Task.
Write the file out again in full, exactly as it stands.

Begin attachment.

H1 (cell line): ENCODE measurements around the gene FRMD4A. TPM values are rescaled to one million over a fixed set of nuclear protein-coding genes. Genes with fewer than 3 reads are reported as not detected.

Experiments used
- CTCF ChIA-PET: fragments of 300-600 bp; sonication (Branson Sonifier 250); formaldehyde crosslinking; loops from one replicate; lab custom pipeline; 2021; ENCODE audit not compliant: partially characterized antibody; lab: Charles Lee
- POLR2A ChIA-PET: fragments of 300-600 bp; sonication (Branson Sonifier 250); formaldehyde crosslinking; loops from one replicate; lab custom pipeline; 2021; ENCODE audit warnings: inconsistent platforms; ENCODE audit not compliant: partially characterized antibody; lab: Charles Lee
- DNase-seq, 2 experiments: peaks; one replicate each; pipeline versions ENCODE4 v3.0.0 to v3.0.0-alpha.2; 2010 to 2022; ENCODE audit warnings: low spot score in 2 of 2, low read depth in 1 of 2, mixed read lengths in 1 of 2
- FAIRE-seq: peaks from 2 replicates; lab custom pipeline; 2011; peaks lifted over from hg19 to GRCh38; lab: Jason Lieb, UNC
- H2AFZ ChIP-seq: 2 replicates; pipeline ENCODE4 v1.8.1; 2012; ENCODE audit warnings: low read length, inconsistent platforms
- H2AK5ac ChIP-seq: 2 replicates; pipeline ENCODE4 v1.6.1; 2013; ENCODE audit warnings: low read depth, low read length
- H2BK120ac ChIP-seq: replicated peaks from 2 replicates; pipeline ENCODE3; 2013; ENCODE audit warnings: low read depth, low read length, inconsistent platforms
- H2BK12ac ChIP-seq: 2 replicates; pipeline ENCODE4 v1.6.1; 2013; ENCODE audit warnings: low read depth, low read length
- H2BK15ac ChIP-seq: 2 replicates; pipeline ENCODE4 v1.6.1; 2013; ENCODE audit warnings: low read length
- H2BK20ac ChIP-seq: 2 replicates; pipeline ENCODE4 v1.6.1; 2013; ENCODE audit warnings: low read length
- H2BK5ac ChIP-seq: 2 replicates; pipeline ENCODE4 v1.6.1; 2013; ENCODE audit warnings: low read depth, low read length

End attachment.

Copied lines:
H1 (cell line): ENCODE measurements around the gene FRMD4A. TPM values are rescaled to one million over a fixed set of nuclear protein-coding genes. Genes with fewer than 3 reads are reported as not detected.

Experiments used
- CTCF ChIA-PET: fragments of 300-600 bp; sonication (Branson Sonifier 250); formaldehyde crosslinking; loops from one replicate; lab custom pipeline; 2021; ENCODE audit not compliant: partially characterized antibody; lab: Charles Lee
- POLR2A ChIA-PET: fragments of 300-600 bp; sonication (Branson Sonifier 250); formaldehyde crosslinking; loops from one replicate; lab custom pipeline; 2021; ENCODE audit warnings: inconsistent platforms; ENCODE audit not compliant: partially characterized antibody; lab: Charles Lee
- DNase-seq, 2 experiments: peaks; one replicate each; pipeline versions ENCODE4 v3.0.0 to v3.0.0-alpha.2; 2010 to 2022; ENCODE audit warnings: low spot score in 2 of 2, low read depth in 1 of 2, mixed read lengths in 1 of 2
- FAIRE-seq: peaks from 2 replicates; lab custom pipeline; 2011; peaks lifted over from hg19 to GRCh38; lab: Jason Lieb, UNC
- H2AFZ ChIP-seq: 2 replicates; pipeline ENCODE4 v1.8.1; 2012; ENCODE audit warnings: low read length, inconsistent platforms
- H2AK5ac ChIP-seq: 2 replicates; pipeline ENCODE4 v1.6.1; 2013; ENCODE audit warnings: low read depth, low read length
- H2BK120ac ChIP-seq: replicated peaks from 2 replicates; pipeline ENCODE3; 2013; ENCODE audit warnings: low read depth, low read length, inconsistent platforms
- H2BK12ac ChIP-seq: 2 replicates; pipeline ENCODE4 v1.6.1; 2013; ENCODE audit warnings: low read depth, low read length
- H2BK15ac ChIP-seq: 2 replicates; pipeline ENCODE4 v1.6.1; 2013; ENCODE audit warnings: low read length
- H2BK20ac ChIP-seq: 2 replicates; pipeline ENCODE4 v1.6.1; 2013; ENCODE audit warnings: low read length
- H2BK5ac ChIP-seq: 2 replicates; pipeline ENCODE4 v1.6.1; 2013; ENCODE audit warnings: low read depth, low read length